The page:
Sunday, March 28, 1999
U.S. banana stance puzzling to Europeans
They see their purchases as stabilizing Caribbean
BY PAUL BARTON
Enquirer Washington Bureau
WASHINGTON As both sides of the Atlantic gird for a trade war over bananas, Europeans continue to be amazed that the United States is willing to put up such a fuss on behalf of one company, Chiquita Brands International of Cincinnati.
If we do this over bananas, what's it going to be like when we look at other areas that might be more relevant to American jobs? asked Peter Reid, British embassy spokesman.
It is ridiculous to have a fight like this between allies, he said.
The Scottish Daily Record & Sunday Mail recently started a campaign to discourage Scots from buying Chiquita bananas.
Scottish cashmere sweaters are one of the items the United States is placing contingent tariffs on to make its point about bananas.
The people of Scotland send a message today to trade war tycoon Carl "Mr. Chiquita' Lindner: We're banning your bananas, the newspaper said in an article published March 7.
Mr. Lindner is head of Chiquita and is seen as having considerable influence on U.S. trade policy.
Europeans also see the United States as causing more problems for itself within its own hemisphere if it wins the banana war namely an expansion of drug trafficking.
The Clinton administration's announcement this month that it was preparing to enact 100 percent tariffs on a wide range of European luxury goods jarred the business communities in both Europe and the United States.
It signaled to many that the six-year dispute between the United States and the European Community over bananas was entering a much more serious phase.
U.S. trade officials said the European Community was forcing it to take drastic action by refusing to adhere to World Trade Organization rulings on bananas.
European countries have been granting preferences to bananas grown in former colonies in Africa and the Caribbean.
In the meantime, Chiquita, which gets its bananas largely from Central America, has seen its share of the European market shrink dramatically.
The WTO ruled that the Europeans' banana regime, or import allocation scheme, violated world trade rules.
The EC, however, claims that it is now in compliance with the WTO.
We have corrected our system, said Willy Helin, spokesman for the European Community delegation in Washington.
The United States, however, continues to insist it hasn't.
A WTO panel is studying the situation anew and is scheduled to issue a ruling by mid-April.
In the meantime, European officials see themselves as having failed in a public relations war with the Clinton administration and Chiquita.
They have not directed enough attention to the humanitarian and developmental purposes behind their banana posture, they say.
European countries see trade preferences to their former colonies as a way to prop up the economies of those small nations, Mr. Helin said.
The fact that nobody seems to grasp what this is about continues to frustrate Europe, Mr. Helin said.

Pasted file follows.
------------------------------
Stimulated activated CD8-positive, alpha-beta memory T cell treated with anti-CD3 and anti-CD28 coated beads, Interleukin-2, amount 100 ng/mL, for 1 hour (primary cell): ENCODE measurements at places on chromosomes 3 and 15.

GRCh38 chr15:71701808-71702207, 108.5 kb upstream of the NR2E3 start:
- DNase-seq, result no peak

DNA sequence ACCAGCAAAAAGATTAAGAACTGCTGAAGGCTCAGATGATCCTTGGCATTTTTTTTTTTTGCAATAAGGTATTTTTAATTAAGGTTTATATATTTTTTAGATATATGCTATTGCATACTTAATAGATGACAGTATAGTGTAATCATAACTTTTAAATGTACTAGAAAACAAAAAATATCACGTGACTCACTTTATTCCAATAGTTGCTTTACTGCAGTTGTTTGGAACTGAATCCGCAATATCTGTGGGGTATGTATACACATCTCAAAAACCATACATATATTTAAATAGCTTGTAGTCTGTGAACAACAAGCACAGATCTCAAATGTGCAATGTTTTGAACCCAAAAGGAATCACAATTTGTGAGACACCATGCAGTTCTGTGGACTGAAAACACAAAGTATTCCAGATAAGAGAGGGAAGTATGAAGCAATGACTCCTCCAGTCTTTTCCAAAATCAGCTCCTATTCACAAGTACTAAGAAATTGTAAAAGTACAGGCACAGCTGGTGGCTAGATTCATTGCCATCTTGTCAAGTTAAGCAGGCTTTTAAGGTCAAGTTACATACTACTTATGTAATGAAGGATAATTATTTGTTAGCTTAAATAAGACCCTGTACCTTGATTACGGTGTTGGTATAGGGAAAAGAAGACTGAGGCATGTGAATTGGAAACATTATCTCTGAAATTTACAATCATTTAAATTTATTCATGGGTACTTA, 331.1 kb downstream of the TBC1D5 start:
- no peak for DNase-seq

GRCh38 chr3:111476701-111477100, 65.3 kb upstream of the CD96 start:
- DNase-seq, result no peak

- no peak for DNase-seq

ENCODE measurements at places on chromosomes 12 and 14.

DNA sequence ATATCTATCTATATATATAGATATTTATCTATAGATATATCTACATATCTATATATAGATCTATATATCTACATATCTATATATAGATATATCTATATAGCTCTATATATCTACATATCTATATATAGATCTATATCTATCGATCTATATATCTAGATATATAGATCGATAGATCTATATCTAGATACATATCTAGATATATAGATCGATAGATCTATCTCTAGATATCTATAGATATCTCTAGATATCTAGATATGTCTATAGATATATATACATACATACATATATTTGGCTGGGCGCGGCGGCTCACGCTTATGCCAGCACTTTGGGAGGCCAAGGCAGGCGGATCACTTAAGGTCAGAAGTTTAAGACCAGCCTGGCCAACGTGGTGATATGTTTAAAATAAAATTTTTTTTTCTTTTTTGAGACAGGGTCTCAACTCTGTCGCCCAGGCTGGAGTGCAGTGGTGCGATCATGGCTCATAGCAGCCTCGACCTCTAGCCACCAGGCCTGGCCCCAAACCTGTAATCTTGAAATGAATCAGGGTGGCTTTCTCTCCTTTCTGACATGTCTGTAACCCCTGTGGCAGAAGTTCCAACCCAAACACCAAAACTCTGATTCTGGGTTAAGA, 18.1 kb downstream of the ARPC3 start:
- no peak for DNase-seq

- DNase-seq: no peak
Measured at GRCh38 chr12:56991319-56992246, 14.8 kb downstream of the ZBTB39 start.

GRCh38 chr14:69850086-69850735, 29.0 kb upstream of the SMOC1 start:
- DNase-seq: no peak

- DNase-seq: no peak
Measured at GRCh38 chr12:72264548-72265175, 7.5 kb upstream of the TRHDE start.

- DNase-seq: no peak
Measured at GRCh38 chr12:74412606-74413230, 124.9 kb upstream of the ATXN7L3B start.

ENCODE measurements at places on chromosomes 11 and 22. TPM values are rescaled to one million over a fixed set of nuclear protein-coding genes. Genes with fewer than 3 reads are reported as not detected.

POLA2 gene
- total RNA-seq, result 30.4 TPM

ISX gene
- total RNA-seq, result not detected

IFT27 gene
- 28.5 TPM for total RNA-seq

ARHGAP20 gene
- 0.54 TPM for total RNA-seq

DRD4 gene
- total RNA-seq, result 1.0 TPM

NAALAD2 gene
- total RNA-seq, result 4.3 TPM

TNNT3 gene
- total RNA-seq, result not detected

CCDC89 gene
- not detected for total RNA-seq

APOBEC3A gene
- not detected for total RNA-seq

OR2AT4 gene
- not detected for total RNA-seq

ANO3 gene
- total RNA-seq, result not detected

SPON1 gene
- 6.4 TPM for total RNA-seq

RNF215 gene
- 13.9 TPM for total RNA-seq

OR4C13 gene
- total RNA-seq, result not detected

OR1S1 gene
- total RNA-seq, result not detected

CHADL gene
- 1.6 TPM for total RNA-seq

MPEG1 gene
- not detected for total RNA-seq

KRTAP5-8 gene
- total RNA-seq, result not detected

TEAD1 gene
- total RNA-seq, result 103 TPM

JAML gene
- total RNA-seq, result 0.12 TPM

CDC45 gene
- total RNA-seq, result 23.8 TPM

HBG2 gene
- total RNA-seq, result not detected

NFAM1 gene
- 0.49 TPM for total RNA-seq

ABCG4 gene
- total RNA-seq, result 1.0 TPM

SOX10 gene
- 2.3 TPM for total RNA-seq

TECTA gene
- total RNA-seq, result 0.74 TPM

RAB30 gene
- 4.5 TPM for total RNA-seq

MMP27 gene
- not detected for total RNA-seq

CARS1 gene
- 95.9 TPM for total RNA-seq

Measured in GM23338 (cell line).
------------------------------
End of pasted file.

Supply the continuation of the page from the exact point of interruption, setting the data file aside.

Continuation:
What this is about in a nutshell is we have struck a fair balance between trade issues and developmental aid policy.
If Europe adjusted its banana purchases to the extent that the United States argues is necessary shifting about $520 million in business back to American firms like Chiquita it would decimate the economies of those Third World countries, Messrs. Helin and Reid contend.
An increase in drug trafficking would be inevitable, they add.
Those drugs would not end up in Europe. They would end up in America, Mr. Reid said.
Caribbean officials say there is little doubt that their countries could be economically devastated if deprived of banana markets.
These small countries have very limited economic alternatives, said Richard Bernal, Jamaican ambassador to the United States.
While U.S. officials contend that it is important that WTO rules be enforced, Caribbean countries, like those in Europe, wonder why America gets so upset over a product it doesn't even produce.
I cannot find any unemployed banana farmers in the U.S., Mr. Bernal said.
That's very different from a dispute like beef, another issue between the United States and the EC.
The potential damage to the former European countries from a United States and Chiquita victory has also concerned the Congressional Black Caucus.
Chiquita Brands' market share in Europe is already much larger than that of the small Caribbean countries that benefit from the banana regime, and Chiquita certainly does not need the assistance of the U.S. government to market its products, Rep. Maxine Waters, D-Calif., said in a recent letter to U.S. Trade Representative Charlene Barshefsky.
Ms. Waters blasted the U.S. decision to impose contingent 100 percent tariffs on European luxury goods.
The stability of our Caribbean neighbors is vital to the national interests of the United States. Without a viable banana industry, thousands of Caribbean farmers would have no means of support for their families.
While a lot of attention in the banana controversy has been directed at the political influence of Mr. Lindner in Washington and the millions he has given to the two political parties in the 1990s European and Caribbean officials do not blame him for looking after his own company.
I have nothing against people defending their businesses. That is normal practice, Mr. Helin, the spokesman for the European Commission, said.
Similarly, Mr. Bernal, the Jamaican ambassador, said, He is pursuing his corporate interest.
But newspapers in Britain are directing renewed attention at Mr. Lindner.
The Observer called him a shadowy millionaire who is not yet a familiar name in Scottish border towns but soon could be.
In Washington, the British newspaper said, He is too great an ally of the political machine to be resisted.
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